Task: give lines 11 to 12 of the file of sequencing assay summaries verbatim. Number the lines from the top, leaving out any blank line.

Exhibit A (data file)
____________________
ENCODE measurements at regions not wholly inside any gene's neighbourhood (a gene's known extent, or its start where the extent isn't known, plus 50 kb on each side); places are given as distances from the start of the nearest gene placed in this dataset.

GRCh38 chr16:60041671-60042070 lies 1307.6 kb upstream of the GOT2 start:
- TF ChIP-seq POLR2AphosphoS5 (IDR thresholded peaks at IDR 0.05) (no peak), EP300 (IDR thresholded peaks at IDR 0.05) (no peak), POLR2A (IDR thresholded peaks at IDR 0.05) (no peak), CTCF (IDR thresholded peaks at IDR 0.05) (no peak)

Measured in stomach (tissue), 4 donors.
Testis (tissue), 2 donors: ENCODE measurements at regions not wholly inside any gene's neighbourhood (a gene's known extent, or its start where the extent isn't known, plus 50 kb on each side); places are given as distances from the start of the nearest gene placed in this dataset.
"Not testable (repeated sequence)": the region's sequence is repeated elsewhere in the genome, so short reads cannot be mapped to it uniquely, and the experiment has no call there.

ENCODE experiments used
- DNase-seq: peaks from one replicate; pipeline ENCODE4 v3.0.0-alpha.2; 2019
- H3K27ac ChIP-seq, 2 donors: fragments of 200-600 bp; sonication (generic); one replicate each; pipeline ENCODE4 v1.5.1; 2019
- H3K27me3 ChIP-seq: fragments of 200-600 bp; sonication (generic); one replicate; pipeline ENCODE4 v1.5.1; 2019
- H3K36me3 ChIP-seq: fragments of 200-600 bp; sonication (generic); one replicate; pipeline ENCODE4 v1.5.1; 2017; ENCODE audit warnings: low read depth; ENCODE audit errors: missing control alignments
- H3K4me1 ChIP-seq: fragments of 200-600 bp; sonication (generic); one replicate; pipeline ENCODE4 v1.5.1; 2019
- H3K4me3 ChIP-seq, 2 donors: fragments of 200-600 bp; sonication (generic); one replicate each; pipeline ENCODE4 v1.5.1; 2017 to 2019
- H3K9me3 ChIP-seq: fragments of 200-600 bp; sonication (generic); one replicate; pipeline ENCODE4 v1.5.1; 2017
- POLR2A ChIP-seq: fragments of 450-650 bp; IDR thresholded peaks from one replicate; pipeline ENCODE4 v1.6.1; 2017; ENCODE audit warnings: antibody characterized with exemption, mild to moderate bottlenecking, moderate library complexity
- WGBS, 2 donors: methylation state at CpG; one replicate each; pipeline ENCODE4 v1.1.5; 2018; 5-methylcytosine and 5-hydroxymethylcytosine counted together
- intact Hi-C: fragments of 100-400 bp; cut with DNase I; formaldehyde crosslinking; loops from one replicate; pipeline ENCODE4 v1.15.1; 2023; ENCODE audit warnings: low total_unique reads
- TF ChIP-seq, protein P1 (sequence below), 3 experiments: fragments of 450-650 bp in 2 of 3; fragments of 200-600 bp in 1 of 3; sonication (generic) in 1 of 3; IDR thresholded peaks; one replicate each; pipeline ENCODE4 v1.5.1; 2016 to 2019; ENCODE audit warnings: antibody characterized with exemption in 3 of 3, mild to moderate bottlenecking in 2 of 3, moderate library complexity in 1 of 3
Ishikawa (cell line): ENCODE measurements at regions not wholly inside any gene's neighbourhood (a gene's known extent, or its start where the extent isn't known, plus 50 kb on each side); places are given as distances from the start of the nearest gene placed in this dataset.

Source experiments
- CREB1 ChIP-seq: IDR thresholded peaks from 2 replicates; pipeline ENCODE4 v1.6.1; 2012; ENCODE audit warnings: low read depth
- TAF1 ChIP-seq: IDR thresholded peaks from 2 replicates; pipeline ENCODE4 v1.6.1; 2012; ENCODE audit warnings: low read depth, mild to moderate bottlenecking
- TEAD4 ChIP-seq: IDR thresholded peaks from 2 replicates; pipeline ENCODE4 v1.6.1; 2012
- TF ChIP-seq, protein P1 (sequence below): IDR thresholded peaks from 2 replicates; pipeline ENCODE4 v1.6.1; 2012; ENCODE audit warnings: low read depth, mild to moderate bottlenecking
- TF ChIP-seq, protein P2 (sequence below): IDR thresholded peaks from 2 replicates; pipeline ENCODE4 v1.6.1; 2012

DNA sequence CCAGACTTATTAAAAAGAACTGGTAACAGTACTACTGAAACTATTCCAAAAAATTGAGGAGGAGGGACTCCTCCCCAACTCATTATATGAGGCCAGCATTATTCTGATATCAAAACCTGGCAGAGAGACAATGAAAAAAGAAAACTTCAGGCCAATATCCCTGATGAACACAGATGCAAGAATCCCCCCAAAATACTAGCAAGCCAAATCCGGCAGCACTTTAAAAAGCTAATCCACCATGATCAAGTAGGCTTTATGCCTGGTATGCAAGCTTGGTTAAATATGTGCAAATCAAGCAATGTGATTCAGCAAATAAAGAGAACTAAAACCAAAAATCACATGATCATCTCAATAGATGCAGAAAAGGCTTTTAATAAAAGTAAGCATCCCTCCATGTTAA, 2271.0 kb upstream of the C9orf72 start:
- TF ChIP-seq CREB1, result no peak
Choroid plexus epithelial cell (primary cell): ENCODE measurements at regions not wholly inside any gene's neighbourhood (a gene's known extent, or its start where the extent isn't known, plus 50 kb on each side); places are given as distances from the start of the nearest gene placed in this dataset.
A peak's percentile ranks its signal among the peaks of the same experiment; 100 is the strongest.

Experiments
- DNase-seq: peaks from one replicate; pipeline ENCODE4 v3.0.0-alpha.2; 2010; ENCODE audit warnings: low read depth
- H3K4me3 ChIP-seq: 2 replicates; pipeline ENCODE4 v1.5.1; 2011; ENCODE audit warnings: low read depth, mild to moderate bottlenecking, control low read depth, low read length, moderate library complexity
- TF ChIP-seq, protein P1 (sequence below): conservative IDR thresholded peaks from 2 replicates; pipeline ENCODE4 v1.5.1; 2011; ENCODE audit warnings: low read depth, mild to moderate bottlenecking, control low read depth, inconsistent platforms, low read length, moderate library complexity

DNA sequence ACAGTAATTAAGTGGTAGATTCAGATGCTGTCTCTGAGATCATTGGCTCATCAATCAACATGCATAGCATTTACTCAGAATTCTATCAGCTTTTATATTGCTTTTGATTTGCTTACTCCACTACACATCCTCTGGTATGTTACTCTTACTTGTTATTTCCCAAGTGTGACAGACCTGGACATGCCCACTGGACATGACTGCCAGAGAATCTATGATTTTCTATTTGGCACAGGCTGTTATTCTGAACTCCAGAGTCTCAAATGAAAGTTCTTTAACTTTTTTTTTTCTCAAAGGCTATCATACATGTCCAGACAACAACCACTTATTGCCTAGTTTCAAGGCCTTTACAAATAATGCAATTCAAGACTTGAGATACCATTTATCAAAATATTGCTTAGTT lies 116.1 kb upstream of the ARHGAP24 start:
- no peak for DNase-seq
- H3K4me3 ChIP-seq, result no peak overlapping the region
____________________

- H3K36me3 ChIP-seq: fragments of 200-600 bp; sonication (generic); one replicate; pipeline ENCODE4 v1.5.1; 2017; ENCODE audit warnings: low read depth; ENCODE audit errors: missing control alignments
- H3K4me1 ChIP-seq: fragments of 200-600 bp; sonication (generic); one replicate; pipeline ENCODE4 v1.5.1; 2019